The global anti-aging industry is valued at over $195 billion and will grow to $275 billion by 2020. But the assessment of the effectiveness of its products made by three leading scientists in 2002 has not changed. And what they said is that “no currently marketed intervention—none—has yet been proved to slow, stop, or reverse human aging, and some can be downright dangerous.” They then go on to say that "the public is bombarded by hype and lies." Or, as one of the triumvirate put it in a recent NY Times article, "as soon as the scientists publish any glimmer of hope, the hucksters jump in and start selling."
In light of this reality, my internal alarms started going off when I saw the headline in last week’s NY Times, “My Dinner with Longevity Expert Dan Buettner (No Kale Required).” Granted, the article was in the “Fashion and Style” section of the Times, not the health section and not the science section. Now don't get me wrong: diet and exercise do matter: eating well and remaining active decrease the chance of developing disease and disability. Not only that, but modifying what you eat in the hope that it will promote longevity is far more benign than purchasing expensive supplements or herbal remedies that have no proven efficacy and are quite possibly harmful. But still—is Dan Buettner really a “guru of the golden years” who has spent “the last 10 year unlocking the mysteries of longevity?” He traveled to five of the places on the globe with the longest lived people: Icaria, Sardinia, Okinawa, the Nicoya Seaside of Costa Rica, and Loma Linda, California and wrote up his interviews. He was not funded by the NIH as the report would have us believe: he was funded by National Geographic to report on peoples who were being studied by teams of scientists funded by NIH. He did write a cover story for National Geographic in 2005 about the people he met on his travels and how they lived, particularly how they ate. And he converted his article into a book, The Blue Zone Solution, published by National Geographic Press this past spring.
National Geographic ran a cover story about diet and longevity once before. The magazine reported in 1973 on Dr. Alexander Leaf’s travels to the Caucasus where he studied people who ostensibly were 120 years old. It would turn out that these human marvels were actually only in their nineties, at best. In fact, according to Dr. Tom Perls, head of the New England Centenarian Study, 98% of claims of age over 115 are false, as are 65% of claims to be 110.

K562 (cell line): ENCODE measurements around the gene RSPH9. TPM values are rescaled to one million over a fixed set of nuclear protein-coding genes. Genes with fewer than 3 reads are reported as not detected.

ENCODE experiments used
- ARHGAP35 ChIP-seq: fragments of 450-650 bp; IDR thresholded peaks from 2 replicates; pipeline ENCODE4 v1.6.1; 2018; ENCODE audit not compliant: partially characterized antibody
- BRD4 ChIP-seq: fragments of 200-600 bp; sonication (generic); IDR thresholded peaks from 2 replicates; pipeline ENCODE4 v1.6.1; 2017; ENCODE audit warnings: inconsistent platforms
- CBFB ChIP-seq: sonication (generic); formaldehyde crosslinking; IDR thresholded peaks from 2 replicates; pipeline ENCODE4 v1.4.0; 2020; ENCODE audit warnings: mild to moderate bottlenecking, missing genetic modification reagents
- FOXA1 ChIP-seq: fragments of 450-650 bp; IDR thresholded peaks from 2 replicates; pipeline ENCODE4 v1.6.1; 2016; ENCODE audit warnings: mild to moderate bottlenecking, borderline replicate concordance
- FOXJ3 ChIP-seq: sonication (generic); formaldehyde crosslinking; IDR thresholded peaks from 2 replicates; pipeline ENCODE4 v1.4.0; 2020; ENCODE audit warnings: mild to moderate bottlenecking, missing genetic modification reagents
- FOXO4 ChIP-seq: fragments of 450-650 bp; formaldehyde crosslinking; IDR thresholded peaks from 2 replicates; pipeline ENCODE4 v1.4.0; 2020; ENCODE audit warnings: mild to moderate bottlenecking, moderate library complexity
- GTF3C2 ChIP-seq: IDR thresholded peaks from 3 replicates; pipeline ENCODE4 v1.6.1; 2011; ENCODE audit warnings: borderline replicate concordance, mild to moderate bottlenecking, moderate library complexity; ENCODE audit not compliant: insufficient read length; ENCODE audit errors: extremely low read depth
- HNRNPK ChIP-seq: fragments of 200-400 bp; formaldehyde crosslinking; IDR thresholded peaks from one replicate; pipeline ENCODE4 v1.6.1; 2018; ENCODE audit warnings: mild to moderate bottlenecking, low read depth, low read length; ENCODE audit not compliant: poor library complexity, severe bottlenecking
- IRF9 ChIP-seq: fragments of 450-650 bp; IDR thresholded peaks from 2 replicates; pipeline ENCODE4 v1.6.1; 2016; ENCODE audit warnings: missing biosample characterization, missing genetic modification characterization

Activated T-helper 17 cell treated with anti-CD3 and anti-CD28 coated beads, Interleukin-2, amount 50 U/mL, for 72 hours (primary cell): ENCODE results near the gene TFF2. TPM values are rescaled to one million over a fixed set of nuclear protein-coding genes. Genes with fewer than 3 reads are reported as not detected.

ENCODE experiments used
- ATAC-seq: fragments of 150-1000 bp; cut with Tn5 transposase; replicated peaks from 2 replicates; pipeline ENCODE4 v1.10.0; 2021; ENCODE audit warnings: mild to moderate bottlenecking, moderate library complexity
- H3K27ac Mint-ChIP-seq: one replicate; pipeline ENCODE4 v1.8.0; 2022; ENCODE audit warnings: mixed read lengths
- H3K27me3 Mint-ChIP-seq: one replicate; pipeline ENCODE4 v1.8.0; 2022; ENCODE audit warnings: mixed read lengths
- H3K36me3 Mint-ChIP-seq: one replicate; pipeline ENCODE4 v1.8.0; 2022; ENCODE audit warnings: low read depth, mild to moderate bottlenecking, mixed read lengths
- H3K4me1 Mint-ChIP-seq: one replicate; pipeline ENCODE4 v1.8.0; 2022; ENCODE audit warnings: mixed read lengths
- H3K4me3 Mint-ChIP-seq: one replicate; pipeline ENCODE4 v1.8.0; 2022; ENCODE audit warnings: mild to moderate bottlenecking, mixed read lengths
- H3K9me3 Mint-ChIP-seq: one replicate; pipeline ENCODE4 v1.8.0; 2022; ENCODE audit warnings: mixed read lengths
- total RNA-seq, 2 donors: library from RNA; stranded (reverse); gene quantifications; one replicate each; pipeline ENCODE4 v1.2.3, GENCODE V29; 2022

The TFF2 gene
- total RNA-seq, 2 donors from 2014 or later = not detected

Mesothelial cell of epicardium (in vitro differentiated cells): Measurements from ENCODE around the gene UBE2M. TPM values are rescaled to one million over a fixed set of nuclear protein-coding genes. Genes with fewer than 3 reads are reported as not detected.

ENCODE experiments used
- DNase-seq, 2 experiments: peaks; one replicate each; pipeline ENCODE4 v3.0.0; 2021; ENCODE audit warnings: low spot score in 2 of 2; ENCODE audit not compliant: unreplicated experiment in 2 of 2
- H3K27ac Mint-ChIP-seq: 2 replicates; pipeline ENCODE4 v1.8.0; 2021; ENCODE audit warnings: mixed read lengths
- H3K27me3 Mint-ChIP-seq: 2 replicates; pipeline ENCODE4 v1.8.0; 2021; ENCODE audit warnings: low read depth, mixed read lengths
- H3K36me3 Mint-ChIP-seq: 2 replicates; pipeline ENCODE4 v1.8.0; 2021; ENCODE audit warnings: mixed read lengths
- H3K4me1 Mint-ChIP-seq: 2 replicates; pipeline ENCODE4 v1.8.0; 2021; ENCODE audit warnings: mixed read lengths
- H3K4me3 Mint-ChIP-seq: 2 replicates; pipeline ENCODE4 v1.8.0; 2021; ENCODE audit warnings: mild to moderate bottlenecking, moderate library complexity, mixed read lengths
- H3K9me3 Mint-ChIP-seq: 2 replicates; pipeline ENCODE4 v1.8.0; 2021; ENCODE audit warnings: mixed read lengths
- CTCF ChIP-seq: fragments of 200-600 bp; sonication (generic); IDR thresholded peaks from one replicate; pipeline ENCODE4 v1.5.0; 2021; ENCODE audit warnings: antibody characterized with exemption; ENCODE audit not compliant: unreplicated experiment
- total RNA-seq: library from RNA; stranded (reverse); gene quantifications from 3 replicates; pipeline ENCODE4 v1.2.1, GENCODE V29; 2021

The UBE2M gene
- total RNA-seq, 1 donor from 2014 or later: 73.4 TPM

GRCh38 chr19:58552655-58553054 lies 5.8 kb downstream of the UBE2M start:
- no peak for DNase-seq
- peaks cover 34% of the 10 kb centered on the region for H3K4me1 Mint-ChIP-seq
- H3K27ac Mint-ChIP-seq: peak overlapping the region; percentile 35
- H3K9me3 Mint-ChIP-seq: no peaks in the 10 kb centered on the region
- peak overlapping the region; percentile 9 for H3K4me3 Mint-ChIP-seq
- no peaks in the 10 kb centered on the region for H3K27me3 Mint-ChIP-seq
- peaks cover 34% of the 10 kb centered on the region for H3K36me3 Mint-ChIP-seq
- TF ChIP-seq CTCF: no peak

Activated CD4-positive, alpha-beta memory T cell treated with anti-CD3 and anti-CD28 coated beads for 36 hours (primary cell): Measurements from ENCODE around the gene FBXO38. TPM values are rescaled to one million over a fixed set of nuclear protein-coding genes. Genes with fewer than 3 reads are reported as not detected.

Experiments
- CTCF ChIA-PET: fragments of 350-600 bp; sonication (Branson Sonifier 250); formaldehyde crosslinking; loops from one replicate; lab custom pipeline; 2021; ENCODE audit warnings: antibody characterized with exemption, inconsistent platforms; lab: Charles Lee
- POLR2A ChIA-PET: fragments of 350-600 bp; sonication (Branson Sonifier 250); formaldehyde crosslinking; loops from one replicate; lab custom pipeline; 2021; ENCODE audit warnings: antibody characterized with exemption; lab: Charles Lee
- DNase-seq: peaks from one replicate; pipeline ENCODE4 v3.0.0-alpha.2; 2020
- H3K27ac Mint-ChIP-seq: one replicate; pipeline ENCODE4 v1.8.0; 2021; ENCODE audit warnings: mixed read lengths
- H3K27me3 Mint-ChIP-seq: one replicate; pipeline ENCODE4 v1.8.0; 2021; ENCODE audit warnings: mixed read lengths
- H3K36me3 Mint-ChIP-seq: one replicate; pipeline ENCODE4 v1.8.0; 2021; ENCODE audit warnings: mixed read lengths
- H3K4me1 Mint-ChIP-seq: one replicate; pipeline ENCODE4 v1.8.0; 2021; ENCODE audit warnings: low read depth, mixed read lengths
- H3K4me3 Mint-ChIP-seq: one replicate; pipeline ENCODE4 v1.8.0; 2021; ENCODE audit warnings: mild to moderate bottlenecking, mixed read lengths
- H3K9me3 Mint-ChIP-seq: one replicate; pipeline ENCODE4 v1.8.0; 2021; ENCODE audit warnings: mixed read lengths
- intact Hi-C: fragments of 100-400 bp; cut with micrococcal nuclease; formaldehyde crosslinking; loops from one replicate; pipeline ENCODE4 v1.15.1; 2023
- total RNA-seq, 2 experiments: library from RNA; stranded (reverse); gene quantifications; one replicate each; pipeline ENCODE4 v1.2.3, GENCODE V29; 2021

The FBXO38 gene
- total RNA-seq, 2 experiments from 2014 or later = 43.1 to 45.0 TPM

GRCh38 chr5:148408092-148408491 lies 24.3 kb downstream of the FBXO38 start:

I’m not sure why the NY Times ran this story. But I was sufficiently intrigued to look into what we do know about diet and longevity.
For starters, it’s important to distinguish between people who live a long time and people who live a very long time. What is pretty clear is that the variability in life span for people in the first category can be explained by a mixture of environmental and genetic factors. We can’t control who our parents were, but we can control, to some extent, our environment. So what we eat is one of the things that does matter, at least as far as increasing our chances of making it into our eighties is concerned. Exceptional longevity—centenarians and “super-centenarians” (people over age 110) are a different story. For this group, it’s all about genetics.
But can we say much more than what was concluded from the Whitehall study, a longitudinal study of aging in Canada that found the 4 behaviors that increased the chances of being in good health after age 60 are regular physical activity, eating fruits and vegetables daily, drinking alcohol in moderation, and not smoking? What do we learn by looking at the dietary habits of people in Buettner’s “blue zones” of above average longevity?
For several decades, geriatrician Bradley Willcox and his twin brother, anthropologist Craig Willcox, have been leaders of the Okinawan Centenarian Study. They have identified a variety of factors which, together, seem to account for the long lives of Okinawans. It’s not just about diet. It’s also about living in a culture that values group activities and fosters a strong sense of community. It’s about living in a slower paced, low pressure world where people get around by bicycle. But yes, it’s also about diet. And while each of the longevity hot spots of the world has its own culinary specialties, they all have much in common. They all feature a high intake of unrefined carbohydrates and a moderate intake of protein, mainly from fish and legumes. Their foods have a low glycemic load, include a goodly number of anti-oxidants, and are low in saturated fats.
How much of a role diet plays in the 30-50% of longevity that is due to environmental factors is unclear. Also unclear is whether diet interacts with social factors to make a difference. It’s conceivable that what you eat matters, but it matters a good deal more if you also live in an all-embracing community. At least as interesting as the Sardinians and the Costa Ricans are the Seventh Day Adventists of Loma Linda (whom, to be fair, Buettner visited as well). The people of Loma Linda are physically active and tend to be vegetarians. They are also very involved in their community and deeply committed to their religious faith. So maybe, just maybe, it’s not only what we eat that determines how long we live. Just some food for thought.